Although it’s really not my scene, my hosts for the evening assured me that there was absolutely no other experience like Hugos on a Sunday. And with an entire balcony of screaming people above me, well, it would have been rude not to see what all the fuss was about.

Though it looked like not even a single anorexic teenager could have squeezed onto that balcony, our $20 cover charge was taken at the door, leaving us to fend for ourselves in the crowd. Semi dancing, semi elbowing our way through to the pre-determined ‘spot’, we got drinks and started um, clubbing? We drank, we danced, we interacted. Glowing lanterns adorned the ceiling, giving the place a cool, almost quirky atmosphere. At one point a lantern fell off and as I held it, I wrestled with the ethical dilemma of dropping it to certain death by dance floor trampling vs. the effort of pushing though crowds to find the nearest surface. As I contemplated its fate, a mid 40s, slicked-back hair number leaned over my shoulder, surprising me with the topical and original pick-up line: ‘I like a girl with balls in her hands’.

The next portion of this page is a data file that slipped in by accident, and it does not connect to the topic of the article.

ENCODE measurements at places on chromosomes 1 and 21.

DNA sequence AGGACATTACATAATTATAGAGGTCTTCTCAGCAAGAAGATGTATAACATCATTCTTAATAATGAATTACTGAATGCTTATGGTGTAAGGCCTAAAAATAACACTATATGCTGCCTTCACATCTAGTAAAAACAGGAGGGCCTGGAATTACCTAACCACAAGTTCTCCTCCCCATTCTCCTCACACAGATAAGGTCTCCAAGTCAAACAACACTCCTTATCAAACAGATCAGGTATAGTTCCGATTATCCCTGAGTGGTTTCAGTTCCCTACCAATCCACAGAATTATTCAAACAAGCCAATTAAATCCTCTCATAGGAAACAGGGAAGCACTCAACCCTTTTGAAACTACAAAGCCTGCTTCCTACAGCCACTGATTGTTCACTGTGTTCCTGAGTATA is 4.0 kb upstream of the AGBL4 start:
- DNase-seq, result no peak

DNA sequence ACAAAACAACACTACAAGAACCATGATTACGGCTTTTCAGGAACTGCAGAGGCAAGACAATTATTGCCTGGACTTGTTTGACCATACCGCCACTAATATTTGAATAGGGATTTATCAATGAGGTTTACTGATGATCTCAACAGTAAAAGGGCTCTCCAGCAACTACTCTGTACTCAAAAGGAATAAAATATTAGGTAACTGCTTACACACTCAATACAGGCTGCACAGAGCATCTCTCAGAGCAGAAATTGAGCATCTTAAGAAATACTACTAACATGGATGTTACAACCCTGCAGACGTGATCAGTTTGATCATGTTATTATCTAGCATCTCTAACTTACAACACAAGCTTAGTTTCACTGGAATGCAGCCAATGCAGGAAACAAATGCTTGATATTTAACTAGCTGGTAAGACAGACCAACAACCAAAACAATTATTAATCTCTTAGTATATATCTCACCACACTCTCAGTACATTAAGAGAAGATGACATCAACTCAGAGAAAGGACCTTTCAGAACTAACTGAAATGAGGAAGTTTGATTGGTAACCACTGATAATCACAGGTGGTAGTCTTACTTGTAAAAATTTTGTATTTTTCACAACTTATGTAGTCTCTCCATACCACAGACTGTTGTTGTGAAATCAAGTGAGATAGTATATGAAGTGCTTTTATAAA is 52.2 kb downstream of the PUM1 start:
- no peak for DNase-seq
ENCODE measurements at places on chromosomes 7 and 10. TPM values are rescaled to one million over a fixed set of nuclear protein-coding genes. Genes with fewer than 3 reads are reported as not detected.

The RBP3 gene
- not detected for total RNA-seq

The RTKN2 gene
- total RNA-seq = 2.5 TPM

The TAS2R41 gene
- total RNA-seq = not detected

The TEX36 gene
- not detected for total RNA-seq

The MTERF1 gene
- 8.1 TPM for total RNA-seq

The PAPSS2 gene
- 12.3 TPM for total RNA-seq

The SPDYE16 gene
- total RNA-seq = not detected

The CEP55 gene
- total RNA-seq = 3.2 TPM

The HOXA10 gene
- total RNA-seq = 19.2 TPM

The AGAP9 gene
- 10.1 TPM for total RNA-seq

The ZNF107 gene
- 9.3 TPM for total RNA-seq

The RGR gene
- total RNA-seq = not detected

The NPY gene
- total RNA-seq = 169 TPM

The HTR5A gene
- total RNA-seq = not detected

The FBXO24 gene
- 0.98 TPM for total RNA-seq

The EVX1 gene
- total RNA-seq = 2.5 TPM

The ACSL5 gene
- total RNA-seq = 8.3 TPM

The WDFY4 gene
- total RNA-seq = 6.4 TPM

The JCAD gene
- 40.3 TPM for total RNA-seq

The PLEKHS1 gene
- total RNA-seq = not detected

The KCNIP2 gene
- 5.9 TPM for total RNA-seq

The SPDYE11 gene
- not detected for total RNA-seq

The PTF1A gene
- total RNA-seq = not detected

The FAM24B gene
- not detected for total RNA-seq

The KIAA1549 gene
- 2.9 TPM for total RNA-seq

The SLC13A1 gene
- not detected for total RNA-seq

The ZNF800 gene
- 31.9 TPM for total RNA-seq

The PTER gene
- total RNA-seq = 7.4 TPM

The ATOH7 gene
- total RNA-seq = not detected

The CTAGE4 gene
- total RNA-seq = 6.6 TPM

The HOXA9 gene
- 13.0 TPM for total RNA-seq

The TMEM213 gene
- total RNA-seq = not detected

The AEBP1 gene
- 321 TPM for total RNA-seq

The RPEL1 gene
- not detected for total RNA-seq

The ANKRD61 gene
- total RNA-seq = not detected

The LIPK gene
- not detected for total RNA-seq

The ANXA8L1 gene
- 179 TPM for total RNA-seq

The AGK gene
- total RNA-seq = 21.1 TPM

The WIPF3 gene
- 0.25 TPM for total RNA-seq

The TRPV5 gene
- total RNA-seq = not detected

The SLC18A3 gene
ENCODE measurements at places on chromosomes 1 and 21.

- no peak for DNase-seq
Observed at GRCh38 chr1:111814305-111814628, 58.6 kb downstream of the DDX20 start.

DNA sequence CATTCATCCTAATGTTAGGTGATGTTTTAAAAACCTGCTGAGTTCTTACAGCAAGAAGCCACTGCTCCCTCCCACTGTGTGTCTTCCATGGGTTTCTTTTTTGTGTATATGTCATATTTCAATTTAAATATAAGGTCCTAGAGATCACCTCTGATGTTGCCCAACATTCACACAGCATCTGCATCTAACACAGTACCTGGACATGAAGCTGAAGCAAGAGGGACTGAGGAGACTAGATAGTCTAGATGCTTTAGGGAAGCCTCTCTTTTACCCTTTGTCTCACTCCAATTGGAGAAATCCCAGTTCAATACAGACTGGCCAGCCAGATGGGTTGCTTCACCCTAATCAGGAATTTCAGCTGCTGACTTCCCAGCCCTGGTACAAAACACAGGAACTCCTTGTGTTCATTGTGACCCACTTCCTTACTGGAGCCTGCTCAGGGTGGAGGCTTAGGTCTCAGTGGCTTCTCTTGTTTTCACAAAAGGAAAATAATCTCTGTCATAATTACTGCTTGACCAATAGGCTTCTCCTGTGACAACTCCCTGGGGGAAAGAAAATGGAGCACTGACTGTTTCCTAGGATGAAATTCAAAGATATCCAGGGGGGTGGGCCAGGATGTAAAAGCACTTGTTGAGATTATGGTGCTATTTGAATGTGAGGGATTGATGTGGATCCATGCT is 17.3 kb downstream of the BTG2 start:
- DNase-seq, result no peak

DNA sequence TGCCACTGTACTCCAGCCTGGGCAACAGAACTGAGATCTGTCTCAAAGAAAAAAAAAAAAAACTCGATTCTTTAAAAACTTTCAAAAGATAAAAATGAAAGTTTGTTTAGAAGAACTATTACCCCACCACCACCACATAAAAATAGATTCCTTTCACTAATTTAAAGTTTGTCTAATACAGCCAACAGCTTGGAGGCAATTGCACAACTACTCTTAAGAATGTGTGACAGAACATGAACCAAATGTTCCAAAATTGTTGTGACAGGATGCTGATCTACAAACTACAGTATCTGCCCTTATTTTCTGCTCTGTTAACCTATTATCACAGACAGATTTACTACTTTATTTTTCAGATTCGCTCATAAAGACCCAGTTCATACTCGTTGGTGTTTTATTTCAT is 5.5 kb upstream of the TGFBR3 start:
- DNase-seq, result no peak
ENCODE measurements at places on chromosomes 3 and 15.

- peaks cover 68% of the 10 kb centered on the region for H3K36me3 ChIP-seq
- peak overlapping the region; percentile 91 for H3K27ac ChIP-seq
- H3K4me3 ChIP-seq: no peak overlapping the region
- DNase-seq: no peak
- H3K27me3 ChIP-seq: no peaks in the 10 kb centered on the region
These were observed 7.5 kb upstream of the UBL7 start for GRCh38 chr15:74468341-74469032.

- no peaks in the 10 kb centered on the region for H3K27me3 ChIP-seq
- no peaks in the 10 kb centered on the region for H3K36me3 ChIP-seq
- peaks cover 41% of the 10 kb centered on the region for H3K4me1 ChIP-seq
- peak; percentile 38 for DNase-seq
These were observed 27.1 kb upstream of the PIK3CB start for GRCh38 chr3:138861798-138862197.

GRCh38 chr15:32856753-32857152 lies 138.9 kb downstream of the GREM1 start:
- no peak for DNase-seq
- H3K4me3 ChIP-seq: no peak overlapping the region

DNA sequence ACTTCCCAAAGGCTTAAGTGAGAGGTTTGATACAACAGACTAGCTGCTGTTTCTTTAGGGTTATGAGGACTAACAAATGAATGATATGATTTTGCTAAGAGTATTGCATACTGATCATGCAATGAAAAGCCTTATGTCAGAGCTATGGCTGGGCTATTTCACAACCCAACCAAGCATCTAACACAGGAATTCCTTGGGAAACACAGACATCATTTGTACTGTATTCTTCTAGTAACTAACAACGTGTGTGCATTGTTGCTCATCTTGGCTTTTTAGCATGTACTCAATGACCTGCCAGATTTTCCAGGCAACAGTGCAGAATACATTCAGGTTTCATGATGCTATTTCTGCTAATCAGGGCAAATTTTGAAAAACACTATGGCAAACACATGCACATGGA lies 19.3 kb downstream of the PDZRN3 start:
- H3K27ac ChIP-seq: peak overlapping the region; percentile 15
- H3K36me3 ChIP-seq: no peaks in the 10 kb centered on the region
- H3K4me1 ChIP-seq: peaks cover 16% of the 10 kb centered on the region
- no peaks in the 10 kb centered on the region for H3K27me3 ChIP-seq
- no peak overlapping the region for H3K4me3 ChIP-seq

Now-now, don’t let that one incident put you off too much, the vibe is generally very light-hearted on a Sunday. At this point I should explain the Sydneysider’s obsession with boozing on a Sunday. After spending the week slaving away at work, Saturday night can often loom as a double-edged sword.  On one hand it could be ‘that night’, the glowing, round the campfire type story-worthy night that epitomises what it is to be young and free. Alternatively, you could end up with your head stuck down a toilet somewhere, vomiting up your dreams. Alcohol can be unpredictable.

It’s generally agreed that Saturday night exists on some sort of expectation / let down binary. There’s the expectation that actions, scenarios, moments, tinder dates, etc. should be extraordinary, so as to become become etched in the memory for years to follow. If just normal, nice things happen, it’s considered a massive bummer for all involved.